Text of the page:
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Discussion on: Good Programmer vs Average Programmer - and, Why Asking questions and Paying attention to Details matters.

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jdmg94 profile image
José Muñoz • Edited

I think the biggest issue with technical interviews is the fact that a lot of the time the interviewer is not clear on what they want, so say you complete the tasks successfully, and then you get points off because its missing unit testing, or it uses ES6 syntax (happens too many times), or some other arbitrary thing that was never disclosed. As an interviewee, we are pushing our CVs to more than a single company and figuring our how your specific company works for free is not a good deal. For interviewers, I wish you could just be clear, set expectations and metrics and let us do the technical part, the problem is that most interviewers are not clear on these points either and every interview ends up being arbitrary. Good engineers end up with impostor syndrome because of bad recruiters.

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javinpaul profile image
javinpaul Author

Absolutely @jose and I couldn't agree more. If I really want that job, I will follow Interviewer's mind and tell him what he wants to listen to, but, if not then its also a good indication whether you want to work with close-minded people or not.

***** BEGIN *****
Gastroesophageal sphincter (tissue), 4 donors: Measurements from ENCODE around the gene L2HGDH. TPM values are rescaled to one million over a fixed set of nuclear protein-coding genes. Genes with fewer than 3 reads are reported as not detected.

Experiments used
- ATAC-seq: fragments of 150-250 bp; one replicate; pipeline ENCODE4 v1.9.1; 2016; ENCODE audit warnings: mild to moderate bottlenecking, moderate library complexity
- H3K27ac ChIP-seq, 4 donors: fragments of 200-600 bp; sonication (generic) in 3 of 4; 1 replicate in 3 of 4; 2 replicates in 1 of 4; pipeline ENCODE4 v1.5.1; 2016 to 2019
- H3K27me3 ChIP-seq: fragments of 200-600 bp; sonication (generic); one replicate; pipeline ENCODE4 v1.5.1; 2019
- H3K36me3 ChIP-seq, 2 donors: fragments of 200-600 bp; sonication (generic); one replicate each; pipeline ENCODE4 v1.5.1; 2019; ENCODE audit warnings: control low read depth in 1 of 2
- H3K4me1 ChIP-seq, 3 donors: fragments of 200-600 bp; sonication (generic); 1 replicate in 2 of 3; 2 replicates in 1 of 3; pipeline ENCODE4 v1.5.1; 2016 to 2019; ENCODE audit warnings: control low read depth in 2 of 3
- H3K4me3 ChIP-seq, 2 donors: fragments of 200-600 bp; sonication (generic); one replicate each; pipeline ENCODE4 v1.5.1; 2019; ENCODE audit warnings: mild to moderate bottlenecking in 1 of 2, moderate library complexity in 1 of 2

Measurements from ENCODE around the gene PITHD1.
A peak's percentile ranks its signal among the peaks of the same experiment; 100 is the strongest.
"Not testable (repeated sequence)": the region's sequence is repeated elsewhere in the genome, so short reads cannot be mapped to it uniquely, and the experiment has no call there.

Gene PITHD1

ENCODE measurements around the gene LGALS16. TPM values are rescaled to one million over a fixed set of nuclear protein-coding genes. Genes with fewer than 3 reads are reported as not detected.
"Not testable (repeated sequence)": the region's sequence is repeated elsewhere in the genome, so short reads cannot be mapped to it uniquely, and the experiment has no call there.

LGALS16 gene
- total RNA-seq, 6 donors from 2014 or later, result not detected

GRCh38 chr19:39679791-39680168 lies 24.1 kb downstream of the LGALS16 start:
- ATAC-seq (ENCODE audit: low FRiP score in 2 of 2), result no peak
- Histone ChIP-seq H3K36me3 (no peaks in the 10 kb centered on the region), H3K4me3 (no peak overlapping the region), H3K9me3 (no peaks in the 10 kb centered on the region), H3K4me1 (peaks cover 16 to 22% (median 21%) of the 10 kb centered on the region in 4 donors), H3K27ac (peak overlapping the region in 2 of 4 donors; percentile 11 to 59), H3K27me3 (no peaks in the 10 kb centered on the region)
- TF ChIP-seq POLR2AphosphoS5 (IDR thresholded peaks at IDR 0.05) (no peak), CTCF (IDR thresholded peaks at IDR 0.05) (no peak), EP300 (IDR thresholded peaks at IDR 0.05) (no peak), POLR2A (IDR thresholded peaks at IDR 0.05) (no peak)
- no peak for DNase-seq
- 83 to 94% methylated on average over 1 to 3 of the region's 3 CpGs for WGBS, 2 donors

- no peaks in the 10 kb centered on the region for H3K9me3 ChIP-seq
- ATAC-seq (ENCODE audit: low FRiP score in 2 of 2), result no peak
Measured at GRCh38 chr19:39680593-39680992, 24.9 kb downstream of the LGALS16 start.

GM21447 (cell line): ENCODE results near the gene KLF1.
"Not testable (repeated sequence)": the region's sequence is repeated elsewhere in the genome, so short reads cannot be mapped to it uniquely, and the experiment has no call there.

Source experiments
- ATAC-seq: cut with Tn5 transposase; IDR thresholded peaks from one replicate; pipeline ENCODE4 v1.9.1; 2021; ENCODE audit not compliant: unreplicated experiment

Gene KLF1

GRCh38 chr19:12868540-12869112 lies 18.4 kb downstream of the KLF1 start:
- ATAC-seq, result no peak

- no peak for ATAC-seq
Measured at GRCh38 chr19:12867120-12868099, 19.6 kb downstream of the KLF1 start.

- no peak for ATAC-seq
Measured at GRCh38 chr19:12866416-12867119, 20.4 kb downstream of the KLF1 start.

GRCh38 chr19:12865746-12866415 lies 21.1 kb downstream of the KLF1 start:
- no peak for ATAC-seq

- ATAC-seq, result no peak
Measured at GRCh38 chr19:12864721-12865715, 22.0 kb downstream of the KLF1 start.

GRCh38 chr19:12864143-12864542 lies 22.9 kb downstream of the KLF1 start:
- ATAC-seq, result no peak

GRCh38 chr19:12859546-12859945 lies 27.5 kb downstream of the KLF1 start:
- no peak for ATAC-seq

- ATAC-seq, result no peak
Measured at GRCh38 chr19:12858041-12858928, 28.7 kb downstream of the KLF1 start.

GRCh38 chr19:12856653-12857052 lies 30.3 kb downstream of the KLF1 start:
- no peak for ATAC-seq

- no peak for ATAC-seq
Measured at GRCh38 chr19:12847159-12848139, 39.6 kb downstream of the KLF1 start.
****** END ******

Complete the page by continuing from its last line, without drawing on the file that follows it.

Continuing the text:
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rodrigomf24 profile image
Rodrigo Fernandez • Edited

Hey good point, I agree interviewers should be prepared and know what they want. One thing I would like to disagree is where you mentioned "let us do the technical part". what do you mean by this? Because in my view as a software developer it is not only "build a script with x stack", it goes beyond that, it takes problem solving, use of analysis, planning, etc.

Also, keep in mind a more seasoned developer will always take into account testing, IMO I rarely see a practical interview that requires a unit test, but it is not a reason to "take off points", as an interviewer I would even be opposed to using a "points" system...